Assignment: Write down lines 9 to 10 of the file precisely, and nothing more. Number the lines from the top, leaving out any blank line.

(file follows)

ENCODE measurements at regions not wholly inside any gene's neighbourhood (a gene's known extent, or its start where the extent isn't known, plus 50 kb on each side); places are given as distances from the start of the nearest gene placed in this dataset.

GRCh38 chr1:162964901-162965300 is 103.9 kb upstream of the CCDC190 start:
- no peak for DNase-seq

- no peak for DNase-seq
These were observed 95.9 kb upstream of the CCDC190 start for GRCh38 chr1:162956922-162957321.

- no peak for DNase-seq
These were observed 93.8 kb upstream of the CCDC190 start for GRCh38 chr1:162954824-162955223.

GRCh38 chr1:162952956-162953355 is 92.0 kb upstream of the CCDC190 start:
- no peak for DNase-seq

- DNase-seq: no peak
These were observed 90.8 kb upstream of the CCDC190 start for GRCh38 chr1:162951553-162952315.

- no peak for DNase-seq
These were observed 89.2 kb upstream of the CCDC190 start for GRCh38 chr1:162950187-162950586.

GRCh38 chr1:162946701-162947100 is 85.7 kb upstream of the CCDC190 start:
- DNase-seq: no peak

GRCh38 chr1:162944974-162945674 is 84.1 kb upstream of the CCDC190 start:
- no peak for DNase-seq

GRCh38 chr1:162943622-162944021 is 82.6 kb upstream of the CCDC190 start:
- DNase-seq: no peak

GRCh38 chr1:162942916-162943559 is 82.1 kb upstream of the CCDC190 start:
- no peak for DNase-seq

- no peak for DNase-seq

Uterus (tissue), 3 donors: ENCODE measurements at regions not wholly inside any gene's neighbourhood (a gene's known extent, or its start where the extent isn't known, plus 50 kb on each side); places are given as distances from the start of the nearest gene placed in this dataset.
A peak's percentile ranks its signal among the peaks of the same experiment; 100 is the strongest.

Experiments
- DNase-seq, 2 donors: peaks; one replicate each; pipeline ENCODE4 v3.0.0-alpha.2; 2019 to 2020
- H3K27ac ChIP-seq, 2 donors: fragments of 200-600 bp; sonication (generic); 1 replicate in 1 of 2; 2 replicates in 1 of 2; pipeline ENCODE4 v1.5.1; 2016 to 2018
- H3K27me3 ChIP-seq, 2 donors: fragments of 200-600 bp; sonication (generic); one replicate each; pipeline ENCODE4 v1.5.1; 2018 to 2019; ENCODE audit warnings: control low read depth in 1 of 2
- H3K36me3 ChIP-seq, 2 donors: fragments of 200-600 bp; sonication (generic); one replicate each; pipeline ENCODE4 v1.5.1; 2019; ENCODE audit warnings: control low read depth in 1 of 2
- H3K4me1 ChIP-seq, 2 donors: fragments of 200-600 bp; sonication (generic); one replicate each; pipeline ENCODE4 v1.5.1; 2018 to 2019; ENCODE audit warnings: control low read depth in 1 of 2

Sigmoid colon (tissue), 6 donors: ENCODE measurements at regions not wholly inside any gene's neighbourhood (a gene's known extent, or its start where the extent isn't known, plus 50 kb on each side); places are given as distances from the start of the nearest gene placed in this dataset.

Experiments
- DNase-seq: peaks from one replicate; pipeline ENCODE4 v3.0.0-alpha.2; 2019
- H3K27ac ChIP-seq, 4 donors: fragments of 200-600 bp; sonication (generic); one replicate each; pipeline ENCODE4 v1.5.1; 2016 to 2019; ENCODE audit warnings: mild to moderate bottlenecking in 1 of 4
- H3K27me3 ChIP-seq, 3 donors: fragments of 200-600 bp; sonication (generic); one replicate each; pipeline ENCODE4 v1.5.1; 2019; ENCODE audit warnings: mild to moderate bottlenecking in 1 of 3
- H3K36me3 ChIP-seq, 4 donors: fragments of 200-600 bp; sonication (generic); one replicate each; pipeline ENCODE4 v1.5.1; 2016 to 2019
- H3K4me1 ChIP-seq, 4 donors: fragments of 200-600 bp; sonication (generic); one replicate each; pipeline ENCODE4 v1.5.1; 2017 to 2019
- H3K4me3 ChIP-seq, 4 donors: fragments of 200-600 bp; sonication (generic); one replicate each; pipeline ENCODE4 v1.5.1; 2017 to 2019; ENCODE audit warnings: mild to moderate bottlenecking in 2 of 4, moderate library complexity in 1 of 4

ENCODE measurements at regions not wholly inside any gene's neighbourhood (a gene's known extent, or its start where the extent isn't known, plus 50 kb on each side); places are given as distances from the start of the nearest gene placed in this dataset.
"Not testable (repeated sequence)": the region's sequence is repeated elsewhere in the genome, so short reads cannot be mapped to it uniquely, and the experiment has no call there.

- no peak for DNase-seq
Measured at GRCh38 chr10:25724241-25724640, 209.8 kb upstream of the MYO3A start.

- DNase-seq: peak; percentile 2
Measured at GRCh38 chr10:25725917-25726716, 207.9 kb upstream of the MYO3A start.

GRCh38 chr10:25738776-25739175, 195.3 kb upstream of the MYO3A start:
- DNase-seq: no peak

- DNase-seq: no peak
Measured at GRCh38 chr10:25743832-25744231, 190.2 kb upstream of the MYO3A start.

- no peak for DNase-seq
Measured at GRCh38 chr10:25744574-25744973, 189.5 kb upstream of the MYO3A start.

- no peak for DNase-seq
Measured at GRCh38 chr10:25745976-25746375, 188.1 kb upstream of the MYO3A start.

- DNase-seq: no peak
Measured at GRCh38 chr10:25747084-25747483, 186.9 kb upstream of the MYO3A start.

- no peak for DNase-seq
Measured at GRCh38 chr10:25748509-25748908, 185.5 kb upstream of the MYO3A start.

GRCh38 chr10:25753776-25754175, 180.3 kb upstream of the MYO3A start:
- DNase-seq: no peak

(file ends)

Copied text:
- no peak for DNase-seq

- DNase-seq: no peak